Large expanses of land do not often remain empty for long. Possible reasons why development does not occur in certain regions is usually due to 1) being protected under an environmental law or 2) not being economically feasible towards rehabilitation efforts. However, countries are challenging this idea and proposing developments in areas where projects are not usually considered: Deserts and Oceans. Being two very different ecosystems with very specific climate conditions, the type of projects (speaking in terms of renewable energy generation) must reflect the conditions.
Currently, China is constructing its first large-scale solar plant….in the Gobi Desert. Located in the overlapping region of Northern China and Southern Mongolia, specifically outside the city of Dunhuang, the Gansu Province, NASA images showed images gathered from the EO-1 satellite of photovoltaic panels rapidly increasing within the past several years. The area in question recieves approximately 3,250 hours of sunlight per year, and 3,500 square kilometers are available for further construction. Clearly, space and light are not limiting factors, however spring dust storms and lack of water in the area (to keep panels clean) may be an issue.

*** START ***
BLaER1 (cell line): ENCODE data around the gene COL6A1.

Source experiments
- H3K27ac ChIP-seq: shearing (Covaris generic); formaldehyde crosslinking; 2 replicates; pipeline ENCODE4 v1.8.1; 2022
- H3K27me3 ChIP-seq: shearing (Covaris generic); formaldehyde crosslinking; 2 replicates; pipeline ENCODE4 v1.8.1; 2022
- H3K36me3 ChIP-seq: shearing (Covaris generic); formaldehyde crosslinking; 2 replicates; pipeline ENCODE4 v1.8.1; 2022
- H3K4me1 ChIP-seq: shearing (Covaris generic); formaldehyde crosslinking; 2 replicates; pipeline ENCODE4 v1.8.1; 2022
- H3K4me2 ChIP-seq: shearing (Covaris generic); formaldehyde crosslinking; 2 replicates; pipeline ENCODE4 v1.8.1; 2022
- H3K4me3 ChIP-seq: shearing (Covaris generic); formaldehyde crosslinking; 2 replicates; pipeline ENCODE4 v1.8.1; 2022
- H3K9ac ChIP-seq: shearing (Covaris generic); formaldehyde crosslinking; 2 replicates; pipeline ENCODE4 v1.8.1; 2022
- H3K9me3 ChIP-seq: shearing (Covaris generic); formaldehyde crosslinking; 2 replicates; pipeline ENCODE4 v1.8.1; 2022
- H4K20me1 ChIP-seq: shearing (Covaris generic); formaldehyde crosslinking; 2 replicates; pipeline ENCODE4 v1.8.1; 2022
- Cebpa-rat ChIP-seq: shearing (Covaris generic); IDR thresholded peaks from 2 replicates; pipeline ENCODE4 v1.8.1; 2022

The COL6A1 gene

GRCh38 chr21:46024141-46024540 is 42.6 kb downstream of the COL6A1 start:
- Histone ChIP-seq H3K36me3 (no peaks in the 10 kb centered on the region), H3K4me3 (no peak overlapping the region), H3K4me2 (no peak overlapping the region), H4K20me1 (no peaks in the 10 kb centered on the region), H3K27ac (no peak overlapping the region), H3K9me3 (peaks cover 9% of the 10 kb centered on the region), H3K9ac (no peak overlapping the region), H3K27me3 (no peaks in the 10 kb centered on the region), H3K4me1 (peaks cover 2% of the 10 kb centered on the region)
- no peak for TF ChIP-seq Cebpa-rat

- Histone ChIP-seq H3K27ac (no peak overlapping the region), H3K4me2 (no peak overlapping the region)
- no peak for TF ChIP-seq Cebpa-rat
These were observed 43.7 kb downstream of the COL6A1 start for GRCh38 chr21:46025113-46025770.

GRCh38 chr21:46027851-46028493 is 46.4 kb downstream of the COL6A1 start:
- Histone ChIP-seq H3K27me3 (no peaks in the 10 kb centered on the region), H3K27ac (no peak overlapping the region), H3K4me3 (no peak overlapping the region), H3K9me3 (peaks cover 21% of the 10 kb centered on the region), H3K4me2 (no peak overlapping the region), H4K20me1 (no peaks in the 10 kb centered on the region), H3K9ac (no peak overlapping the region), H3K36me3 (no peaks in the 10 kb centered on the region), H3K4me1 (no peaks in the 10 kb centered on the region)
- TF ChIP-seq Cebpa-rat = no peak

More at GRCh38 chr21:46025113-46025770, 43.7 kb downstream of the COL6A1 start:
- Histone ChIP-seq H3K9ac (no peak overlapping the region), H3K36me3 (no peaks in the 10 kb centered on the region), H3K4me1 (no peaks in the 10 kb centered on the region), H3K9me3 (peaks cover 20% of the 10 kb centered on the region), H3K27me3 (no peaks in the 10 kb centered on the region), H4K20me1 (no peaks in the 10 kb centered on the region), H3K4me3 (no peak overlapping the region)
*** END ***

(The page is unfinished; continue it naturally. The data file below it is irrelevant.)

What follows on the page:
Although construction began in 2009, steady and reliable progress has been made so far. According to the IEA (International Energy Agency), China increased solar capacity by 37% for a total of 28.1 gigawatts. Within the first quarter of 2015, they’ve added 5 gigawatts more solar capacity. Although this is clearly not enough to halt global warming as a whole, the progress is very significant for a country who is investing so much into renewables.
China is building its first large-scale solar plant in the Gobi Desert
NASA Photos Show China’s Plan to Meet New UN Climate Pledge
Images of Dunhuang region